LOCOG takes over Weymouth and Portland Sailing Village
Yesterday saw the London 2012 Organising Committee (LOCOG) take temporary ownership of the Weymouth and Portland Sailing Village for the summer as it gets ready to house the competitors and team officials taking part in the Olympic and Paralympic Games Sailing events.
The Osprey Quay development, containing 84 residential units, will host 700 athletes and 550 officials during the Olympic Games. Approximately half that number will use the accommodation during the Paralympic Games.
In the official ceremony where LOCOG took temporary ownership of the Village yesterday, Sir Keith Mills, Deputy Chair of LOCOG and Councillor Graham Winter, Mayor of Weymouth and Portland joined site workers and local residents at the Village to thank them for their work and to showcase how a finished apartment will look during the Games.
During the Games each house will host around eight athletes and have all facilities except a kitchen. Athletes will eat in a temporary dining hall which will be constructed on the site and have a social area in the new Chesil Cove Foundation School which LOCOG will take temporary ownership of in May.
Sir Keith Mills, said: “This is an exciting milestone with less than six months until we welcome the first athletes and Sailing officials to Weymouth and Portland. The Sailing Village will be a fantastic facility for the athletes, but just as importantly after the Games this will be a development with both affordable and low carbon housing on offer.”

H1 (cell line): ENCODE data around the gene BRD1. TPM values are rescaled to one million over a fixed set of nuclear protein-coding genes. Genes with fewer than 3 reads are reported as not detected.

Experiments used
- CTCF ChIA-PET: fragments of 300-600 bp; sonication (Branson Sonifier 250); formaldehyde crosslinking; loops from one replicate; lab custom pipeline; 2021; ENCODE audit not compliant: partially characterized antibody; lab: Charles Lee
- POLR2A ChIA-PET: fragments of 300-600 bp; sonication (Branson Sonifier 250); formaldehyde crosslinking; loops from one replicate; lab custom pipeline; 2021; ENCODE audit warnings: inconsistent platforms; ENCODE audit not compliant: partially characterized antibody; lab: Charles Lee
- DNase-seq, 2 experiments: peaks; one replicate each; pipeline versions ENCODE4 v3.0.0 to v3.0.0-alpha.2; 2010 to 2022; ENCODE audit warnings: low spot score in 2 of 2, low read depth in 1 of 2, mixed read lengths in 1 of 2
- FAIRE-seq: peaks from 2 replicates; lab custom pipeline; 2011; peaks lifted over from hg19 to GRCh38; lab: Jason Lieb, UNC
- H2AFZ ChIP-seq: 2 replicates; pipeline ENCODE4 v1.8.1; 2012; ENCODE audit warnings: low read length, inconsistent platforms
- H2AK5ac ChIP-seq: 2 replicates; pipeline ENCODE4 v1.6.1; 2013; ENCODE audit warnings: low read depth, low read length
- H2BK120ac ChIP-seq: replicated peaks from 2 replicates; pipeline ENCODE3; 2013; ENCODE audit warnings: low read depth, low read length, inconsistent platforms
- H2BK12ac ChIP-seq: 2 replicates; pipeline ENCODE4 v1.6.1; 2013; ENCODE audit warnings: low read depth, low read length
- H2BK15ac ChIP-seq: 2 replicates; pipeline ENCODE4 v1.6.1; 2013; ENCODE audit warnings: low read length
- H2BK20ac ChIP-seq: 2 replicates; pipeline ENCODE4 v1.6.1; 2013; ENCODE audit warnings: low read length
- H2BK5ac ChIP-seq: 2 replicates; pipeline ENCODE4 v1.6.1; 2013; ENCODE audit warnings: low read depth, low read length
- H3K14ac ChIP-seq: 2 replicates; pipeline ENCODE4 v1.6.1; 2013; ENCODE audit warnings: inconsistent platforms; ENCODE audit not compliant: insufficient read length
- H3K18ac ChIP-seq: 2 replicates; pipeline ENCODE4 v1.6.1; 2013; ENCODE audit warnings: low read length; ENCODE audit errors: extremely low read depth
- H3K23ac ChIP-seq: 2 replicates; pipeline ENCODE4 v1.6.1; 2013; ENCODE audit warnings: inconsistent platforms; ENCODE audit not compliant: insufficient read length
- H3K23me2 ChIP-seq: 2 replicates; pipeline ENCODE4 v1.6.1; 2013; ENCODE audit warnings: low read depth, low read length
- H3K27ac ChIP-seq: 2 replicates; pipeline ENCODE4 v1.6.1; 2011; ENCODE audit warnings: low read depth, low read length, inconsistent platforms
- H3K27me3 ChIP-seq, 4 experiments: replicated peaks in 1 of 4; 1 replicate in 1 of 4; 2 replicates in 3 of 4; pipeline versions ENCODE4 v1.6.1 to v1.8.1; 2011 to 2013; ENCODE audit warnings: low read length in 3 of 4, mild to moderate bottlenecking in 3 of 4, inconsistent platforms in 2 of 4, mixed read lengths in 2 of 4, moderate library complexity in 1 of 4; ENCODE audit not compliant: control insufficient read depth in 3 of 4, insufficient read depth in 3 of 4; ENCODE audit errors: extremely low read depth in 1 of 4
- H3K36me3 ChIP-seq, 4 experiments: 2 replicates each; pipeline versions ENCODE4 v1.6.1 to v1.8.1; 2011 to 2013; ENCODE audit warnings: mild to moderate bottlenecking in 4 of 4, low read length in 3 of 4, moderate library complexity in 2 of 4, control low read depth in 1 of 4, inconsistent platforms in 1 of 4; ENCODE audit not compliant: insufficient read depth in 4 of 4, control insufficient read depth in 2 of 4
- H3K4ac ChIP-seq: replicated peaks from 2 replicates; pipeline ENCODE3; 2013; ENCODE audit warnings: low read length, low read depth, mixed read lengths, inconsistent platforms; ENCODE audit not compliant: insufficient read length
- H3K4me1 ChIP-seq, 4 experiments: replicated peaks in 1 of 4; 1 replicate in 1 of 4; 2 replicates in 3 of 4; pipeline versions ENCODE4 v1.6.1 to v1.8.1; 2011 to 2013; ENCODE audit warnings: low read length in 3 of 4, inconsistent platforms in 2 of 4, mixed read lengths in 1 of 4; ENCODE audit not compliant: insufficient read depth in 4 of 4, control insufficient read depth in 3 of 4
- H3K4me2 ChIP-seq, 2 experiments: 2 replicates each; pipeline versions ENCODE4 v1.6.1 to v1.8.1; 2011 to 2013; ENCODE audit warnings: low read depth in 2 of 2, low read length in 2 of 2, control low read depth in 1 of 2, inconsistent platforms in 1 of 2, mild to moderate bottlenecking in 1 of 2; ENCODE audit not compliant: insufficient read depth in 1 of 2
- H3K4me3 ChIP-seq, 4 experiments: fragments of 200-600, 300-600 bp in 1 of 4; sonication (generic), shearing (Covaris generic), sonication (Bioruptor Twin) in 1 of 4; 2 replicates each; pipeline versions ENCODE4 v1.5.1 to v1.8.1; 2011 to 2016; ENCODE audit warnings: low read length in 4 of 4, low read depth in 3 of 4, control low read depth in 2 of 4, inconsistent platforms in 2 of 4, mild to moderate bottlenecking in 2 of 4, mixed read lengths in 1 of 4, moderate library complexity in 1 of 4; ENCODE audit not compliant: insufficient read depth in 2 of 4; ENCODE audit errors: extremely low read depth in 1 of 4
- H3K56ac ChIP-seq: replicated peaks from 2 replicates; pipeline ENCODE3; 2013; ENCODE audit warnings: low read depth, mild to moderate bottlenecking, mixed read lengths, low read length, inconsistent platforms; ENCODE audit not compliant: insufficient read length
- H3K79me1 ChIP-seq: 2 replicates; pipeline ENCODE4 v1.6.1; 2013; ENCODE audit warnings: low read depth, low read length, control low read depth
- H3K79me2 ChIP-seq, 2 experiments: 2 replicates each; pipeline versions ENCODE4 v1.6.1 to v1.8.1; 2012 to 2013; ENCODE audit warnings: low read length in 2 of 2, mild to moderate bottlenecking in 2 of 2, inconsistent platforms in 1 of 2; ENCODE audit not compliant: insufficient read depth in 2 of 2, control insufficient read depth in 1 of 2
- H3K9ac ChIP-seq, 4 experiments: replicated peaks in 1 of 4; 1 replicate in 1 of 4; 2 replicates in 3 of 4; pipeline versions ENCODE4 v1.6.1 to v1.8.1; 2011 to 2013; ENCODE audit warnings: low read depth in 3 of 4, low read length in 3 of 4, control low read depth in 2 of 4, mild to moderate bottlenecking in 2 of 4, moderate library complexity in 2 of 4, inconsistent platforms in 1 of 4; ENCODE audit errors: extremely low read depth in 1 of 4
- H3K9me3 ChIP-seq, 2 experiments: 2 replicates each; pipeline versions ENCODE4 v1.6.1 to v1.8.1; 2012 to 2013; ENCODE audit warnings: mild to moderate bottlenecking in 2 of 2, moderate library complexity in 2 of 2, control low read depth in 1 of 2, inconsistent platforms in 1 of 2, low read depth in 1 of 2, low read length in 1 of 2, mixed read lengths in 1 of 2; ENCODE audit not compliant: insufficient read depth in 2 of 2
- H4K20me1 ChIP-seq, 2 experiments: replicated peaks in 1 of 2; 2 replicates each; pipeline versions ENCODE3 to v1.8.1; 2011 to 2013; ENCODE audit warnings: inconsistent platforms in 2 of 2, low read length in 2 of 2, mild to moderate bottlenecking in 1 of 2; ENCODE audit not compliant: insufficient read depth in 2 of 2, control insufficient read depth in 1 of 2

Councillor Graham Winter said: “I think the athletes will enjoy the Village atmosphere of these wonderful new facilities which of course is just one element of welcoming them to Weymouth & Portland. There’s going to be so much going on in the Borough during the Games that the area will benefit from a huge influx of visitors, but it’s also great to see that there will be a lasting legacy for local people as well”
After the Sailing competitions have finished this summer the apartments will be converted into homes with 25% of the housing made available to a registered landlord for social housing needs.
All the residential units are low carbon with the heating and hot water for 58 of the homes comes from a biomass heating system and many of the houses are fitted with rainwater harvesting.